Uber opens self-driving vehicle trial in Pittsburgh to the public


Chris O'brien

September 15, 2016

Uber announced today that it has expanded testing of its self-driving cars in Pittsburgh so that select customers will be able to ride in them for free.

“We’re inviting our most loyal Pittsburgh customers to experience the future first,” the company wrote in a blog post. “If a Self-Driving Uber is available, we’ll send it along with a safety driver up front to make sure the ride goes smoothly. Otherwise, it’s uberX as usual.”

“This pilot is a big step forward. Real-world testing is critical to the success of this technology. And creating a viable alternative to individual car ownership is important to the future of cities,” the company added.

Uber emphasized that there will still be a human behind the wheel and acknowledged that many people have concerns about the safety of the technology.

And in elaborating on its vision for self-driving cars, the company reassured users that even if self-driving technology were perfected, the Uber service would always be a combination of autonomous and human-driven cars.

“This is because of the limits of self-driving software and the skyrocketing demand for better transportation, which people-powered transport is uniquely able to solve,” the company said in its blog post.

In opening up the trial, Uber also allowed several journalists to try the service in advance.

Writing for the Los Angeles Times, Tracey Lien reported that each test car has two engineers riding along. One is there to take over driving when necessary, and another takes notes on the trip, which in this case, was largely uneventful.

“I was ready for the algorithm to screw up — to brake too forcefully, to accelerate too quickly, to drive too slowly,” Lien wrote. “None of those things happened. On both occasions, I got bored and started admiring the view out the window instead.”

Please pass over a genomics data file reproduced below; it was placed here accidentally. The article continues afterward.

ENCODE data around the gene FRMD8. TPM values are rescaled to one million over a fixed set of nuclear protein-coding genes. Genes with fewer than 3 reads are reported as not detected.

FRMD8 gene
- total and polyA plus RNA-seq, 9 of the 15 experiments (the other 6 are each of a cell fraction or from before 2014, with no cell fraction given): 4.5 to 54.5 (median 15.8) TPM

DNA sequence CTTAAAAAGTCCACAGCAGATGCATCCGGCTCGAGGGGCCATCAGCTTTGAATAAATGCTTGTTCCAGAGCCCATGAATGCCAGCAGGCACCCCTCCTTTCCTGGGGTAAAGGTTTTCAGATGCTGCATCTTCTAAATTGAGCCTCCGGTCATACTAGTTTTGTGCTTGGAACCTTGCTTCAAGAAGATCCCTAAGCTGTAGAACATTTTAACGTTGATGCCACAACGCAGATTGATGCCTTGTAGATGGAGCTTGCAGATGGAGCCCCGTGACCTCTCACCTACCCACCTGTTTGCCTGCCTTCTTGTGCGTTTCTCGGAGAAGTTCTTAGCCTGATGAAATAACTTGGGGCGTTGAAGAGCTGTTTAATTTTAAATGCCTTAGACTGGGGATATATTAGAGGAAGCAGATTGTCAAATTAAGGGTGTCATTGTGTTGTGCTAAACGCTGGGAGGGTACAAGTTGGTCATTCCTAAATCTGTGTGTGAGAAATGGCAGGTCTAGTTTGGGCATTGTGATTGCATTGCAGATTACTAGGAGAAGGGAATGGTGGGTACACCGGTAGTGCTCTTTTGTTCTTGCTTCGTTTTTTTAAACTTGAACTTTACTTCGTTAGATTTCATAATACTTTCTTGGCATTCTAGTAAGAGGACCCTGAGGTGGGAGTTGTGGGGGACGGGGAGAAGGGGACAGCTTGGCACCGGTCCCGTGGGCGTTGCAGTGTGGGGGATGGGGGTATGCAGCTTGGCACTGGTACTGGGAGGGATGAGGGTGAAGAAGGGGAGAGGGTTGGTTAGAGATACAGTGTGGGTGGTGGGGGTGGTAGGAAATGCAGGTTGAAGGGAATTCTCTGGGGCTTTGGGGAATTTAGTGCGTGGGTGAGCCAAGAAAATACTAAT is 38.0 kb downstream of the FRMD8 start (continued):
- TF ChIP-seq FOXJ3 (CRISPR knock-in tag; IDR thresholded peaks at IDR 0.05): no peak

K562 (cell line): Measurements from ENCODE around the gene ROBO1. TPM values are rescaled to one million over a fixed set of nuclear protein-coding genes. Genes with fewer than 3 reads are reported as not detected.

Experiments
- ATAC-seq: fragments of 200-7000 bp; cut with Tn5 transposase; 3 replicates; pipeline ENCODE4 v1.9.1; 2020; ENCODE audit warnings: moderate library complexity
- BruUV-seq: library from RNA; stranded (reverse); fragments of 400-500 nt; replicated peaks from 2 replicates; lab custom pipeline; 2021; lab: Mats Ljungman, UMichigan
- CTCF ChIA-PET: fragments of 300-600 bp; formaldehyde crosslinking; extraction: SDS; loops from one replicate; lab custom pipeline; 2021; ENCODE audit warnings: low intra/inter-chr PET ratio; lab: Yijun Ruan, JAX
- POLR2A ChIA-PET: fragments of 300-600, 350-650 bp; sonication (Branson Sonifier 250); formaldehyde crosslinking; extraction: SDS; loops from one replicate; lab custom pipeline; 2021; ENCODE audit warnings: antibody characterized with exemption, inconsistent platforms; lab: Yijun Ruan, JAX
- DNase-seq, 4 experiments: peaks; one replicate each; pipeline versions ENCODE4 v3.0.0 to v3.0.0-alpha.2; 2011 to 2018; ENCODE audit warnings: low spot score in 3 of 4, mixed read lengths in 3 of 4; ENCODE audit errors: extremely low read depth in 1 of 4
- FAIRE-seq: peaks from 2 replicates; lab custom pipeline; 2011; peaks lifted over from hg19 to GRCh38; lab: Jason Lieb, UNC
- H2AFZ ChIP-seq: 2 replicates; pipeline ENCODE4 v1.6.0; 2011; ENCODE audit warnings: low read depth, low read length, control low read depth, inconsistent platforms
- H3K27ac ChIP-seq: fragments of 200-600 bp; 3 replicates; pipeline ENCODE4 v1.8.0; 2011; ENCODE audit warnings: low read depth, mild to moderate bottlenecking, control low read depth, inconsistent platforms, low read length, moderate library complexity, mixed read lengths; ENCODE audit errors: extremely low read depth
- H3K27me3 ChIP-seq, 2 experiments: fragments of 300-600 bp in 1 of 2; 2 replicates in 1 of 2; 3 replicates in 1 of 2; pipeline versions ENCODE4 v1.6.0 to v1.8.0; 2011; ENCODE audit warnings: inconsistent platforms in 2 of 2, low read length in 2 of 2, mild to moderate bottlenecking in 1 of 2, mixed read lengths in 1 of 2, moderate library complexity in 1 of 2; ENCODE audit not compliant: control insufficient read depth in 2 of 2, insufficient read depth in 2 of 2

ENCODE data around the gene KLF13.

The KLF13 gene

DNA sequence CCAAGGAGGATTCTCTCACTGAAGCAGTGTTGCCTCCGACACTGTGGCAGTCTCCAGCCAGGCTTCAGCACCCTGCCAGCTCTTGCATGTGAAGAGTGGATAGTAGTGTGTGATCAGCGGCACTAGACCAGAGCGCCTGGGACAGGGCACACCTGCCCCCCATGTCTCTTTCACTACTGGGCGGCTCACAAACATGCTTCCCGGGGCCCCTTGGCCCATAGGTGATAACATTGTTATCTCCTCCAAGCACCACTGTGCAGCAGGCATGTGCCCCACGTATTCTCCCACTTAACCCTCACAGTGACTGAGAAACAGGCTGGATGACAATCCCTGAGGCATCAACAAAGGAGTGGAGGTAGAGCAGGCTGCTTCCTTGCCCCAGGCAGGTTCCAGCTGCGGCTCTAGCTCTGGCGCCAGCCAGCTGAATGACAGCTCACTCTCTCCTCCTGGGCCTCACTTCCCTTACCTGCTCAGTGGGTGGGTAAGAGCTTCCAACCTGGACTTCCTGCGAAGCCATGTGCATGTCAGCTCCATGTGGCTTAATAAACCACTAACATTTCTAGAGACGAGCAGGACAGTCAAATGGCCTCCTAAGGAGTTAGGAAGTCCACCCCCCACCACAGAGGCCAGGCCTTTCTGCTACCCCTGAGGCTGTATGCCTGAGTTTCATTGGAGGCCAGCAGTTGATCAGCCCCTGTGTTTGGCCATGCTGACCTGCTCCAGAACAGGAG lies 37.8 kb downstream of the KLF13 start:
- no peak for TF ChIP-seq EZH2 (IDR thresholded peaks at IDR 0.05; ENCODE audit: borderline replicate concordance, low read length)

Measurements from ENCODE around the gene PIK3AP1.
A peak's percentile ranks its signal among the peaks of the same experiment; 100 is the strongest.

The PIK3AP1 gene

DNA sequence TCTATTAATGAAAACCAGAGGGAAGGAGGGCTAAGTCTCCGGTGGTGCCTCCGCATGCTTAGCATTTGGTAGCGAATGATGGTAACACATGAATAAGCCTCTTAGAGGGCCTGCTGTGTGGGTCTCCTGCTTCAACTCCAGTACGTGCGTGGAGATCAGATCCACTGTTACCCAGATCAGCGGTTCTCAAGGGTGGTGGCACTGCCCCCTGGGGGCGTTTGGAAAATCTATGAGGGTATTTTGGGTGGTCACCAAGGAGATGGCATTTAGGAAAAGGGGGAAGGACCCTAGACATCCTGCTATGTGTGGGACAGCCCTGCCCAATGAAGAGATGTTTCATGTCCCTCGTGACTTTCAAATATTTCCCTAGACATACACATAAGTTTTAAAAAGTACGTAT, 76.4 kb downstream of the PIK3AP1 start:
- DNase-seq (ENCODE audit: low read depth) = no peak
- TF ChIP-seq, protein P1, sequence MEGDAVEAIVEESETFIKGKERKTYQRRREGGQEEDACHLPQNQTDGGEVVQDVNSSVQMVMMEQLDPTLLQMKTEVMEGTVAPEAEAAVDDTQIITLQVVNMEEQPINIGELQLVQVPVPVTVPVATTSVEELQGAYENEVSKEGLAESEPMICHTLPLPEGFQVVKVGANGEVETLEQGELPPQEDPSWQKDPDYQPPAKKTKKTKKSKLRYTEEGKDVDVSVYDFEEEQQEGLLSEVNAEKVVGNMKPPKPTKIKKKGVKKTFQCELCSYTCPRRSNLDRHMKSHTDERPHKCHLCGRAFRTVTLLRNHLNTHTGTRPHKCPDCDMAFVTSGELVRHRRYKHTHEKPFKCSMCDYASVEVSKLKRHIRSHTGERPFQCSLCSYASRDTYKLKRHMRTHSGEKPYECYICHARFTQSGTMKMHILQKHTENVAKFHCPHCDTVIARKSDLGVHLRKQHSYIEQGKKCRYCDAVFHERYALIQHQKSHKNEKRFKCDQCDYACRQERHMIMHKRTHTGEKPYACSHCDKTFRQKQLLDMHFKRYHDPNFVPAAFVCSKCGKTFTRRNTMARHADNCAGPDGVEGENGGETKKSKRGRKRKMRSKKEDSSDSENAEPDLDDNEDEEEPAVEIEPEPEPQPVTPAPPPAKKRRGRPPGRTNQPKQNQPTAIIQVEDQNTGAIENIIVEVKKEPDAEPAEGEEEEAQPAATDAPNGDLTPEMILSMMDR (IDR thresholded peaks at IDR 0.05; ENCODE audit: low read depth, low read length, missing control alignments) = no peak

The passenger in the back can monitor the trip on an iPad.


In many cases, the rides were handled quite cautiously.

“Later, when a parked car blocks our lane, the Uber driver takes over to go around it,” wrote Liz Reid for NPR. “The driver says the car could have navigated that situation, but in the interest of safety he decided to go manual. It’s a fairly straightforward situation that most human drivers could handle with no problem. And it really drives home the fact that autonomous car technology is in its infancy.”

While the technology is in its early stages, the company firmly believes that over the long run it will have a big social and economic impact.

“Of course, we can’t predict exactly what the future will hold,” Uber said in its blog post. “But we know that self-driving Ubers have enormous potential to further our mission and improve society: reducing the number of traffic accidents, which today kill 1.3 million people a year; freeing up the 20 percent of space in cities currently used to park the world’s billion plus cars; and cutting congestion, which wastes trillions of hours every year.”

This article was written by Chris O’brien from VentureBeat and was legally licensed through the NewsCred publisher network.

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